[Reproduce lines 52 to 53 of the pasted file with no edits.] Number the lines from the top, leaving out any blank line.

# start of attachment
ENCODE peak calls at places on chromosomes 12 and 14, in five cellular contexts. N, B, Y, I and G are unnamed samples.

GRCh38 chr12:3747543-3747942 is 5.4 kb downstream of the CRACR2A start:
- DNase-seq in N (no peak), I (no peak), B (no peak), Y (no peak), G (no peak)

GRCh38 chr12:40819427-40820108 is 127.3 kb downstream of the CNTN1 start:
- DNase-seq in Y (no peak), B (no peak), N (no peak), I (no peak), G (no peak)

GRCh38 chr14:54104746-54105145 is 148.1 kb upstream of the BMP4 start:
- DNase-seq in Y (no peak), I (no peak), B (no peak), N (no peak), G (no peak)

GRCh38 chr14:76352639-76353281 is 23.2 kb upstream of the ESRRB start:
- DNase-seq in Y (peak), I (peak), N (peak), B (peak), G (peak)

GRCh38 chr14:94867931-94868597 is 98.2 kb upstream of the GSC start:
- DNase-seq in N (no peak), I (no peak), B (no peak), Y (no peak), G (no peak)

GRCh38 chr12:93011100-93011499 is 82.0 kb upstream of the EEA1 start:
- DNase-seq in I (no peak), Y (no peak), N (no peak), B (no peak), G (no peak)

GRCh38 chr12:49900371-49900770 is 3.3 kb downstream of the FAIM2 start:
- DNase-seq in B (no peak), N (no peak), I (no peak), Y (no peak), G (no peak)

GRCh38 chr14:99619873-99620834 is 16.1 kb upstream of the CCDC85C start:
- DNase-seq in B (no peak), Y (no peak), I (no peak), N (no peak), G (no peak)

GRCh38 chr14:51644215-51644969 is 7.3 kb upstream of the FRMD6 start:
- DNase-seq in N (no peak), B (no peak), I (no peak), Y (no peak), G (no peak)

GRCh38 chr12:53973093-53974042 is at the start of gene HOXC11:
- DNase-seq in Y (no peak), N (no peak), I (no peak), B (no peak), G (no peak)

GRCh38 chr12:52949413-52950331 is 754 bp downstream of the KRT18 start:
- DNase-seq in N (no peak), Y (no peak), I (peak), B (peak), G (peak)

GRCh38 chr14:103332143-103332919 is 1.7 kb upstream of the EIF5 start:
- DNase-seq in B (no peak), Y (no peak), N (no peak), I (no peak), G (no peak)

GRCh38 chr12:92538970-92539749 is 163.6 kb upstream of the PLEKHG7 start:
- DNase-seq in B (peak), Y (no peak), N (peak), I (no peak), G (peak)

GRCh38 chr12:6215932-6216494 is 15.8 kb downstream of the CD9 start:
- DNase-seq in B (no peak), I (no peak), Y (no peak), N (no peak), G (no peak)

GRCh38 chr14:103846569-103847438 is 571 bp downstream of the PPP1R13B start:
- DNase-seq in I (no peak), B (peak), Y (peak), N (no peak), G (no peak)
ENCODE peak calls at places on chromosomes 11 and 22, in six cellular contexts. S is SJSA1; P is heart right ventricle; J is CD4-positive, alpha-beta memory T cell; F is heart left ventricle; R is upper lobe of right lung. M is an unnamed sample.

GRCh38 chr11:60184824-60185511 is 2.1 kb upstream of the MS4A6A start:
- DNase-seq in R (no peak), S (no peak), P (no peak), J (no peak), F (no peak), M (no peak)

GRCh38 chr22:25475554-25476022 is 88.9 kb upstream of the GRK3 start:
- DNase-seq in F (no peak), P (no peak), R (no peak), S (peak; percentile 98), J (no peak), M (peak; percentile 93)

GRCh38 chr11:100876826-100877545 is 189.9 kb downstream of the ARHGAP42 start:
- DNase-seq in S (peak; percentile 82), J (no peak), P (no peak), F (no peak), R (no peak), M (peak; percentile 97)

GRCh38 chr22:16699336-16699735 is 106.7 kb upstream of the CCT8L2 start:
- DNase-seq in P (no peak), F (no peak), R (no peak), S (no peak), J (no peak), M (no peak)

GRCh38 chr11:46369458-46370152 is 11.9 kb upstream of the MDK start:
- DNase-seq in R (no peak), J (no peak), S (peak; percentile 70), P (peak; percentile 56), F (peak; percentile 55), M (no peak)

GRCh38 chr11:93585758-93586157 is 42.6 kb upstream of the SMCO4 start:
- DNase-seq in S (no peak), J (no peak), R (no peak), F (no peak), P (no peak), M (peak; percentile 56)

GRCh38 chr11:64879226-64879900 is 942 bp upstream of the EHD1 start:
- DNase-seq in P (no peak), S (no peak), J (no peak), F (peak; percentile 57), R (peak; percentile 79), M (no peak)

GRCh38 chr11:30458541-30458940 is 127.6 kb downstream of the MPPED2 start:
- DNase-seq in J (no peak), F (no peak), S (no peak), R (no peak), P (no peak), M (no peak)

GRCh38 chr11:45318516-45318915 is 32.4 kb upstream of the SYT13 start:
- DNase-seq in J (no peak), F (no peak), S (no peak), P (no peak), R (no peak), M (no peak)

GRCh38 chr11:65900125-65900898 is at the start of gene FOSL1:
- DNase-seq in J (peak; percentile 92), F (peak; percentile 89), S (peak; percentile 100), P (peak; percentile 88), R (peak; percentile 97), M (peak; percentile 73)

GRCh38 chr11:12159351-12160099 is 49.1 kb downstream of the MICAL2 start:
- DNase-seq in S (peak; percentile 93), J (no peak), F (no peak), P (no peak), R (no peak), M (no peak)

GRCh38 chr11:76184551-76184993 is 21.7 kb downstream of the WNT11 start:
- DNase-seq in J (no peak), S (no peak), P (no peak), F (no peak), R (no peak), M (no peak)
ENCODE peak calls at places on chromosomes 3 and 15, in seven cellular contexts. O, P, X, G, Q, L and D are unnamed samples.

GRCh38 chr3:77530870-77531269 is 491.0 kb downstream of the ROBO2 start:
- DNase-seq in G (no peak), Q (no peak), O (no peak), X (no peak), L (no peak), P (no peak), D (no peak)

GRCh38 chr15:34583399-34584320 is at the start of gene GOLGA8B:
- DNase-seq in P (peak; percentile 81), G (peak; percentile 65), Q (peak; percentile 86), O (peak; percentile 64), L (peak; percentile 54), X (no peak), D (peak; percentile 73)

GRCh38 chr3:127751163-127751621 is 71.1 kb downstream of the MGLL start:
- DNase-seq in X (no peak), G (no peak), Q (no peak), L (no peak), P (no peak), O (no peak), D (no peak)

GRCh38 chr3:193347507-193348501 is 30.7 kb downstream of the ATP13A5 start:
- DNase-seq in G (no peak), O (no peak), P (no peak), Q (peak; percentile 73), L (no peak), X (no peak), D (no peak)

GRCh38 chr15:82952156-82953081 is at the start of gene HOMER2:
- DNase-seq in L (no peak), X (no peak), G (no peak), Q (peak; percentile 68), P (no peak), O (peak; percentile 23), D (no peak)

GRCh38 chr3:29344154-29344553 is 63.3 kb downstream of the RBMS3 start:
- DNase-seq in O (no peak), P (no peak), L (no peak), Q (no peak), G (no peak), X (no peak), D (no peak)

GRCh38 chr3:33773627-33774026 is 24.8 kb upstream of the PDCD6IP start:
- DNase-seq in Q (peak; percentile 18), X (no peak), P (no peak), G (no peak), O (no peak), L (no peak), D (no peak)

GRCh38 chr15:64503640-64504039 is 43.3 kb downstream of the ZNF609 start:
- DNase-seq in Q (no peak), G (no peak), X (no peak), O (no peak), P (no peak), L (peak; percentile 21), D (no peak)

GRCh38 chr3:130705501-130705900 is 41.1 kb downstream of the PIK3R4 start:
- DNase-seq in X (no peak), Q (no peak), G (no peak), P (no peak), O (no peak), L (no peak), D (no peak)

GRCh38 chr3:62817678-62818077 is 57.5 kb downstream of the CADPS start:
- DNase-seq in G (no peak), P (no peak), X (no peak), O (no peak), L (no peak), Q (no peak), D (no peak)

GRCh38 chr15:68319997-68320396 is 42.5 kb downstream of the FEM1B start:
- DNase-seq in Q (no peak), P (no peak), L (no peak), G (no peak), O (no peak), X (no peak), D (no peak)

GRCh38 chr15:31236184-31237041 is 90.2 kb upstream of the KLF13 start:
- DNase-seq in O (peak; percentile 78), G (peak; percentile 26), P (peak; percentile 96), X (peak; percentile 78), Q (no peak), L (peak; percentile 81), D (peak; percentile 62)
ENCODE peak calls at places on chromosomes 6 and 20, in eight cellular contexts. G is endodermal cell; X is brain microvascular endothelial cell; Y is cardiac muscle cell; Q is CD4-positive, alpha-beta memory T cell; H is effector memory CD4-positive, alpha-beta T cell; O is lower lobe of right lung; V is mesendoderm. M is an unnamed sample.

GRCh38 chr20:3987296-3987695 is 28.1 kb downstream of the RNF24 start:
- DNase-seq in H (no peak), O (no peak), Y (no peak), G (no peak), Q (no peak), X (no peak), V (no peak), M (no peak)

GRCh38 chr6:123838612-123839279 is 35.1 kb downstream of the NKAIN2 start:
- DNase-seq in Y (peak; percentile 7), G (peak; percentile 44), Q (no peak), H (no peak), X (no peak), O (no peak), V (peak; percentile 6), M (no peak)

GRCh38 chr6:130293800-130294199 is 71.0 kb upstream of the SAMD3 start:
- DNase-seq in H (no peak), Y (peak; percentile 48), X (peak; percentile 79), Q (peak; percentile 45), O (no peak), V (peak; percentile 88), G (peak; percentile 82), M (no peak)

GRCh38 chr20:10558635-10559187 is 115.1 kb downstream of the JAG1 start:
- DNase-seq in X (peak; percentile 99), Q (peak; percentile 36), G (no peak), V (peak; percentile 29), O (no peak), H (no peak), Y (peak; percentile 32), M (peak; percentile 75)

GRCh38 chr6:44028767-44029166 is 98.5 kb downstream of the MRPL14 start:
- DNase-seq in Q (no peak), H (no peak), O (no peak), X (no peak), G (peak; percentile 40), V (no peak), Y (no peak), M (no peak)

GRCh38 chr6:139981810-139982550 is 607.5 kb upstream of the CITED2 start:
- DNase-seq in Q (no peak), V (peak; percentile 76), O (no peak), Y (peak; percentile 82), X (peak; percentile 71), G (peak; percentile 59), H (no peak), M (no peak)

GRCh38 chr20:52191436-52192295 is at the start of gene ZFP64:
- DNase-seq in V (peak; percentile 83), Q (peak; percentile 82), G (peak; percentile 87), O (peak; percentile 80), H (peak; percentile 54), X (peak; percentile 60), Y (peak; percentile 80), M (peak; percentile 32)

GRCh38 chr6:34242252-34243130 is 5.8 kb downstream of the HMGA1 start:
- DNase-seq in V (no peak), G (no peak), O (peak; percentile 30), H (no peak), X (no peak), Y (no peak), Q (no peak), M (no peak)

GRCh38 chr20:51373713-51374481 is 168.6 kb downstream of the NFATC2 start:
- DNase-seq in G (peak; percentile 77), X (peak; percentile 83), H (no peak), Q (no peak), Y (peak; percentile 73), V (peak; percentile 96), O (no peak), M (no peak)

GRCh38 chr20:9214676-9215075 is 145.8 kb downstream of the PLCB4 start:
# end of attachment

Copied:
- DNase-seq in J (peak; percentile 92), F (peak; percentile 89), S (peak; percentile 100), P (peak; percentile 88), R (peak; percentile 97), M (peak; percentile 73)

GRCh38 chr11:12159351-12160099 is 49.1 kb downstream of the MICAL2 start: